The Yurok depend on the $1.1 million annual payment they receive from the Revenue Sharing Trust Fund, a pot of money designated for the state's 71 non-gaming tribes that comes directly from Indian gaming revenues. In the new compacts, according to Simon, the RSTF will get an injection of $5.8 million extra dollars, but whereas before, when the RSTF dried up, tribes dipped into the Special Distribution Fund — money reserved for problem gamblers, agencies that regulate tribal casinos and grants to local governments affected by casinos — now that money will have to come directly from the state's general fund. And that's raised some eyebrows among the Yurok. "The concern for the RSTF tribes," Simon said, "is whether there is a mechanism in state law to make that short fill transfer mandatory."
Another concern of the Yurok, unrelated to the compacts themselves, has to do with the referendum process. "Submitting these compacts to a statewide vote is really upsetting," Simon said. Since 1988, when Congress passed the Indian Gaming Regulatory Act, gaming compacts have been decided on between states and tribes. Simon is concerned that an uninformed electorate might make the wrong decision on issues that should be left to state legislators and sovereign nations.
But the Yurok may have nothing to worry about. A Jan. 24 Field Poll reported 42 percent of voters in favor of the compacts, 37 percent opposed and 21 percent still undecided.
Virgil Moorehead, chairman of the Big Lagoon Rancheria, made up his mind a long time ago, and he's opposed to the compacts. That's because Big Lagoon Rancheria's push last year to build a casino in Barstow was stymied by the same four tribes that are backing the "Yes" campaign.
Moorehead, who described those tribes last week as "pretty self-serving" and with an enormous amount of sway in Sacramento, said that if the compacts pass, they will give the four tribes an unfair edge in the local gambling market. "If you're down the street, trying to get a couple of more slot machines, these guys can just squish you," he said.
But some worry that the four tribes already have too much power, and may even be able to get the compacts through no matter what the electorate decides on Feb. 5. The compacts have already been approved by the U.S Department of the Interior, with a special nudge by Gov. Schwarzenegger, according to a Jan. 17 report in The Sacramento Bee. That means that even if the compacts are repealed by voters on Feb. 5, the tribes might be able to sue the state and win.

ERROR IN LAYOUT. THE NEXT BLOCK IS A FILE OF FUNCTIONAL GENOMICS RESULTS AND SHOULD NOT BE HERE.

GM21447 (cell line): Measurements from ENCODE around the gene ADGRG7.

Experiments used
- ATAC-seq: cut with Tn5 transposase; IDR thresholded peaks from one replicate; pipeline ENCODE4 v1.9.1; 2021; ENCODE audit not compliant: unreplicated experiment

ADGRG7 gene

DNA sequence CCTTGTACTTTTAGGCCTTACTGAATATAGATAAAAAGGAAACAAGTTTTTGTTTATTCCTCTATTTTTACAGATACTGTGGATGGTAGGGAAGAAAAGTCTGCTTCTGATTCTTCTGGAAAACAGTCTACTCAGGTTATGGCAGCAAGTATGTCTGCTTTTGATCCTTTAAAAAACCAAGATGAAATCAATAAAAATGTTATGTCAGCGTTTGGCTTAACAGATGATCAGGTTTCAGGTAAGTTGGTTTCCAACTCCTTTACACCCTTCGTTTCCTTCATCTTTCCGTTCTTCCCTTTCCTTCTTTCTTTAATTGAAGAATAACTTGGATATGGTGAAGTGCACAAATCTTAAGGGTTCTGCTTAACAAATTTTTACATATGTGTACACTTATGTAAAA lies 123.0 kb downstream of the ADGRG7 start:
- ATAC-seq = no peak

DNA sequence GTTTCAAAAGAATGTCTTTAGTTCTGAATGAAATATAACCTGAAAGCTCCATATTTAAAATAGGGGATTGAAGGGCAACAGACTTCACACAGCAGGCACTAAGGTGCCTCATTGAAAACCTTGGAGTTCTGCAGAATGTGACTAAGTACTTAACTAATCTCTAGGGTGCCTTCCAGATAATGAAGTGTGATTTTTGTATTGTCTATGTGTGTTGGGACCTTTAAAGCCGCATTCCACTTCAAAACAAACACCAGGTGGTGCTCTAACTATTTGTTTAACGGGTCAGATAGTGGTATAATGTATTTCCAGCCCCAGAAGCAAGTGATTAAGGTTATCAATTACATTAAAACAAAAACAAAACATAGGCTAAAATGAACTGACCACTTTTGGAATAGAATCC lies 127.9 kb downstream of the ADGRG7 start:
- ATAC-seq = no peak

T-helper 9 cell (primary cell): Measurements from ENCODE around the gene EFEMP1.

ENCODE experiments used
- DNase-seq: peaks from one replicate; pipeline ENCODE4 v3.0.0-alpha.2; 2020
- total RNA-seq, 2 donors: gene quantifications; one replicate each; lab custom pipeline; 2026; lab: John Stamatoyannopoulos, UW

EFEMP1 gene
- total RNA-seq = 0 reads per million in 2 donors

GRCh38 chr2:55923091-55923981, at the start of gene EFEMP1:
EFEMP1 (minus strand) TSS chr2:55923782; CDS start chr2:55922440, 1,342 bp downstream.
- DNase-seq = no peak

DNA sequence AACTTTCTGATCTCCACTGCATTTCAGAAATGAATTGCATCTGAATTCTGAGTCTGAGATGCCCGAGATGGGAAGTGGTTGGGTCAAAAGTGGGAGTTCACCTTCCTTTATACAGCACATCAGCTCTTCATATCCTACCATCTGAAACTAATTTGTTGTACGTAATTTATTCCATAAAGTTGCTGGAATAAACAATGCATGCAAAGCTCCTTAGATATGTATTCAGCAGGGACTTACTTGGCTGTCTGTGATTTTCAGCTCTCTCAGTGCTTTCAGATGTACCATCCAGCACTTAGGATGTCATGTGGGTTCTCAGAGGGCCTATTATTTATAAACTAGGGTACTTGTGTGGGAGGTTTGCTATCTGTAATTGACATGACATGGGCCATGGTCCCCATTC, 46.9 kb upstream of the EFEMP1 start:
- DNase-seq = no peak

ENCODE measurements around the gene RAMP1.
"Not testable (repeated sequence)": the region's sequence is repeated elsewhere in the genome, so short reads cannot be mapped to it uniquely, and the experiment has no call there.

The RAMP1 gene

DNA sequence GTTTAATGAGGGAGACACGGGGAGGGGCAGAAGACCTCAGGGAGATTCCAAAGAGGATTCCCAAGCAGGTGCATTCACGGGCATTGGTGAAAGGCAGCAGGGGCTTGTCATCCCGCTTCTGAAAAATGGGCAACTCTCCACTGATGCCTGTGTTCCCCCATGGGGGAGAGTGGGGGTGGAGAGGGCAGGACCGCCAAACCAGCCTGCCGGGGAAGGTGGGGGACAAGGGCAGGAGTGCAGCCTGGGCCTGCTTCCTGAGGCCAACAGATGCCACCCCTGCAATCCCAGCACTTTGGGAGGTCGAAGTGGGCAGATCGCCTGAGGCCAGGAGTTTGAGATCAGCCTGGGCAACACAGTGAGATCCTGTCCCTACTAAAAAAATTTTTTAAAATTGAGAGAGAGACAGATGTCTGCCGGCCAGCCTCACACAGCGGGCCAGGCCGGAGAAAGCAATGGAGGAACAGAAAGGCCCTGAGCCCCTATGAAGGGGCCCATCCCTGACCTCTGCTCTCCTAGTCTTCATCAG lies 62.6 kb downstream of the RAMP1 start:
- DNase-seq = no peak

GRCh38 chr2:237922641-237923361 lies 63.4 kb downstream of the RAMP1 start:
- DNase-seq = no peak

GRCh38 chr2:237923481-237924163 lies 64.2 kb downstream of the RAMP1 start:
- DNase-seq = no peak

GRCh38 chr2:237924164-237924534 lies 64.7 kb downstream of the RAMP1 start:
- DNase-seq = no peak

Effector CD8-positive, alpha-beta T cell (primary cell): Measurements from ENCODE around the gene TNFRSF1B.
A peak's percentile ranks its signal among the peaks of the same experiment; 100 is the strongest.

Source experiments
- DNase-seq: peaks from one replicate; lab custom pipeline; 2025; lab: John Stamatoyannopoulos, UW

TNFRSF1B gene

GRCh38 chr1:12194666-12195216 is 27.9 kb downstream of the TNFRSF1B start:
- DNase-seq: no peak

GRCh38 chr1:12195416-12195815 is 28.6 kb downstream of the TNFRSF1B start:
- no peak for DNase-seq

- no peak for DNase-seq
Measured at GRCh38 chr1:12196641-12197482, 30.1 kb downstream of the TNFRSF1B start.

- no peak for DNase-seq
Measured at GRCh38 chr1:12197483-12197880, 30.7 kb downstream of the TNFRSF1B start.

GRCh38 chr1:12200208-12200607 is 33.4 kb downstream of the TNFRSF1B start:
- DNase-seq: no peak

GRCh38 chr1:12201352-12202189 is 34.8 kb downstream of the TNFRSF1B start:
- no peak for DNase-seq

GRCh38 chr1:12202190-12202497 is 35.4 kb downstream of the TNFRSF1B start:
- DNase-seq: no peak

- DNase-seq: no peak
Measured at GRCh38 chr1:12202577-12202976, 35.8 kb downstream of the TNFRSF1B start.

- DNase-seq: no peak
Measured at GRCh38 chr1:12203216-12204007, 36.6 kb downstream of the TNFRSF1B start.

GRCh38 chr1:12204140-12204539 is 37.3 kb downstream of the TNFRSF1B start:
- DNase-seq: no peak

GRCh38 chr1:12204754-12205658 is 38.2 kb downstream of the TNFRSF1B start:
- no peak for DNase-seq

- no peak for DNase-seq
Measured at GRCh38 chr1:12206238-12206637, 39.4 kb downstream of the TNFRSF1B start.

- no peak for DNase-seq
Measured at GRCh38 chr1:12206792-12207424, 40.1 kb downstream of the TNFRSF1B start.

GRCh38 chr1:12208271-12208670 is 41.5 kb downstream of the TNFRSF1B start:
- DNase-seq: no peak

But Scott Macdonald of Woodward and McDowell, the ballot measure advocacy firm that's running the "No" campaign, is optimistic that California voters will have the final say.
"When these are voted down," he said last week from his Southern California office, "there's nothing for the federal government to have ever reviewed. The bottom line is in the referendum process these deals are in a state of suspended animation."
In the end, whether the compacts are repealed or not might still be a moot point. Not because of what could happen, but because of what already has.
Amidst the sound and fury of a $100 million proposition fight, another large California tribe, the San Manuel Band, managed to sign a compact last year identical to the ones on the Feb. 5 ballot. But that compact, for which there is no referendum, seems to have passed under the radar of groups clamoring about the bad precedent the four other compacts will set.
San Manuel is one of the state's smallest tribes, but its casino, which already has 2,000 slot machines, is one of California's busiest. Under the new deal, it will be able to add another 7,500 slot machines.
Why is no one crying foul? It might have something to do with the fact that the employees of San Manuel's casino — unlike those of the four other tribes — are already represented by a union, the Communication Workers of America. And according to a September article from the Copley News Service, Unite HERE, the organization that has generously funded the "No" campaign, supports San Manuel's compact. Which makes one wonder: Who are these compacts really unfair to — Californians or unions?